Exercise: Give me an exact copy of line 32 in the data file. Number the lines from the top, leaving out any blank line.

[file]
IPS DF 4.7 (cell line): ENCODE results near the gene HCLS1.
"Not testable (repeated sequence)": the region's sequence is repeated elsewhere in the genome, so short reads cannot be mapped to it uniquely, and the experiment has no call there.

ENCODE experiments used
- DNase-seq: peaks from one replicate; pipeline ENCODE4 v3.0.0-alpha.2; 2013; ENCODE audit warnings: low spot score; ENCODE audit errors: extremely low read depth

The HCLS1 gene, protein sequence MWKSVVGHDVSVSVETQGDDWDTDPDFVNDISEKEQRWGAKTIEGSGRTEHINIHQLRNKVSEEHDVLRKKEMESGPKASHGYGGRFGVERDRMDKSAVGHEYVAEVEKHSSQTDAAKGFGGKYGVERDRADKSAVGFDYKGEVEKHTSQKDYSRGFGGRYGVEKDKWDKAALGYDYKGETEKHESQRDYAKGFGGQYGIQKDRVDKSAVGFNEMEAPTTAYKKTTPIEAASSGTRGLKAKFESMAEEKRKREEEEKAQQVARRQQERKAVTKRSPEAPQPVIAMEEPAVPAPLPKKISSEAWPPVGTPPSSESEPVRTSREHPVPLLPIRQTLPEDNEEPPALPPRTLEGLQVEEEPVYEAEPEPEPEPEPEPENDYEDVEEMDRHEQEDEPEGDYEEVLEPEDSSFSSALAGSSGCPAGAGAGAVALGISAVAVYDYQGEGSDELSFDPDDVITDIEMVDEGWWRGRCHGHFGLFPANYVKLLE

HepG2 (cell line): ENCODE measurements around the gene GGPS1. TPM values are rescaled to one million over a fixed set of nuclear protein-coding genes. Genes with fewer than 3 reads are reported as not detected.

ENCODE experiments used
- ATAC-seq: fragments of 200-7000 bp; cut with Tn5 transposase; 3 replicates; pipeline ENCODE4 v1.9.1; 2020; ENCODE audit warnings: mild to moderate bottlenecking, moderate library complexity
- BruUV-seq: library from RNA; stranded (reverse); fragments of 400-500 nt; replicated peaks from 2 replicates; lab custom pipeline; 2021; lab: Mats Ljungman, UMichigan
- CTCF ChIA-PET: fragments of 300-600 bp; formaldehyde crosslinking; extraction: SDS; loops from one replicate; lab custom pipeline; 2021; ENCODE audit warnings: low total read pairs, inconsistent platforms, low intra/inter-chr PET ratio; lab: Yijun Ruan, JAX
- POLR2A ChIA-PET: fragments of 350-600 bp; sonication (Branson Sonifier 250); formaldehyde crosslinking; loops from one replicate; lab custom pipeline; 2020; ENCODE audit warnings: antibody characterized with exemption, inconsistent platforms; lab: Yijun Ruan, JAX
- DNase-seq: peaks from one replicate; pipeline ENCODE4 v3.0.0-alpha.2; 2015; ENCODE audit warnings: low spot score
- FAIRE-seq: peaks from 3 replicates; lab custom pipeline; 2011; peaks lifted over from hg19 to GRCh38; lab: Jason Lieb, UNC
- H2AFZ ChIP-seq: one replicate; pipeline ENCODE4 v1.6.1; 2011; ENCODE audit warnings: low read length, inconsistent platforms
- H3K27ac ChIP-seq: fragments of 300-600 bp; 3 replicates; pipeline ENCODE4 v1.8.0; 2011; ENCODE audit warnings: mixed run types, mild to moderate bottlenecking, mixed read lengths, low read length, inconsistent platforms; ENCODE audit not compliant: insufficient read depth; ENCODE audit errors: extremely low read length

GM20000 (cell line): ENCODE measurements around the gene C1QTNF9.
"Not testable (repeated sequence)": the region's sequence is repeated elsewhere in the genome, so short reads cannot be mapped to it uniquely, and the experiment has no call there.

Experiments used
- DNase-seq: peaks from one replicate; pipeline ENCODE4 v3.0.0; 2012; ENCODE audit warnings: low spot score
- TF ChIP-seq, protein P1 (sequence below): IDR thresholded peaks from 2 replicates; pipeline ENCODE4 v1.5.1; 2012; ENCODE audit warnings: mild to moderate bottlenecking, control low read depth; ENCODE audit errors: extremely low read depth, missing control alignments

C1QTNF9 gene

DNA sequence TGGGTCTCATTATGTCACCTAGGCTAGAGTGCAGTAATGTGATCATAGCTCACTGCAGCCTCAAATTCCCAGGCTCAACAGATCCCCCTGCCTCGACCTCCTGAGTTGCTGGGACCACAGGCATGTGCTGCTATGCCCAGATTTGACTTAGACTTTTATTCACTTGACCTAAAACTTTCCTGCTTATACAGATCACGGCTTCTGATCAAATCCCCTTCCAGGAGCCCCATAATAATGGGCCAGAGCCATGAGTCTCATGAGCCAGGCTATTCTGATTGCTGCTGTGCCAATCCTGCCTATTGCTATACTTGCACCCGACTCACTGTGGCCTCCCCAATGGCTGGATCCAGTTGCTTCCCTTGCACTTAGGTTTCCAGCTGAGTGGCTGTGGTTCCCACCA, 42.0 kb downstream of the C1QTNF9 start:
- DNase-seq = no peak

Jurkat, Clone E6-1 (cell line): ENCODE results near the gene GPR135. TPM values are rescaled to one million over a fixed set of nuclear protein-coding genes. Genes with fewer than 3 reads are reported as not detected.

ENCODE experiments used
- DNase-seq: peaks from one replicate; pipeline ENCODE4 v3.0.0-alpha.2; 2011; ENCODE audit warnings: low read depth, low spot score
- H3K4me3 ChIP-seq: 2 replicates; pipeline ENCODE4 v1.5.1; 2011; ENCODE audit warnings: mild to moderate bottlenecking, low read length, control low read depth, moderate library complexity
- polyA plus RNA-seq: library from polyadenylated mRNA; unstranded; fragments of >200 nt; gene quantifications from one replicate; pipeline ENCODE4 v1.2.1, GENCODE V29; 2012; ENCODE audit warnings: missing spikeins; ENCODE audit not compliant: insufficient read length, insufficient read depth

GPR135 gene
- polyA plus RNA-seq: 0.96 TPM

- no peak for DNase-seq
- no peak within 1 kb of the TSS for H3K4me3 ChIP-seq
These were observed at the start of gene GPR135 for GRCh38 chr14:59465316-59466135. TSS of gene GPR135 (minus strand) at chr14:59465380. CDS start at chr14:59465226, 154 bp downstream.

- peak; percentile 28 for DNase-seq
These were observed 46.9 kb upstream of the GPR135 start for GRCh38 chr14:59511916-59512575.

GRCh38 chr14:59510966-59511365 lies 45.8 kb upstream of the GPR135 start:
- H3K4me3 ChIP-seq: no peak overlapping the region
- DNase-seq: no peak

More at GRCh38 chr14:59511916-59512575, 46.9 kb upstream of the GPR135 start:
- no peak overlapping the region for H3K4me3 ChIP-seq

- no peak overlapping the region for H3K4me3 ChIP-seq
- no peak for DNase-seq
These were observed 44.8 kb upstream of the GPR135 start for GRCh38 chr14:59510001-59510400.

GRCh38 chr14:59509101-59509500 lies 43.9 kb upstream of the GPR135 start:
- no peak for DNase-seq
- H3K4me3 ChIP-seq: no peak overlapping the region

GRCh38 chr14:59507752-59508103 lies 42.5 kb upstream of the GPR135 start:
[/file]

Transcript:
- no peak within 1 kb of the TSS for H3K4me3 ChIP-seq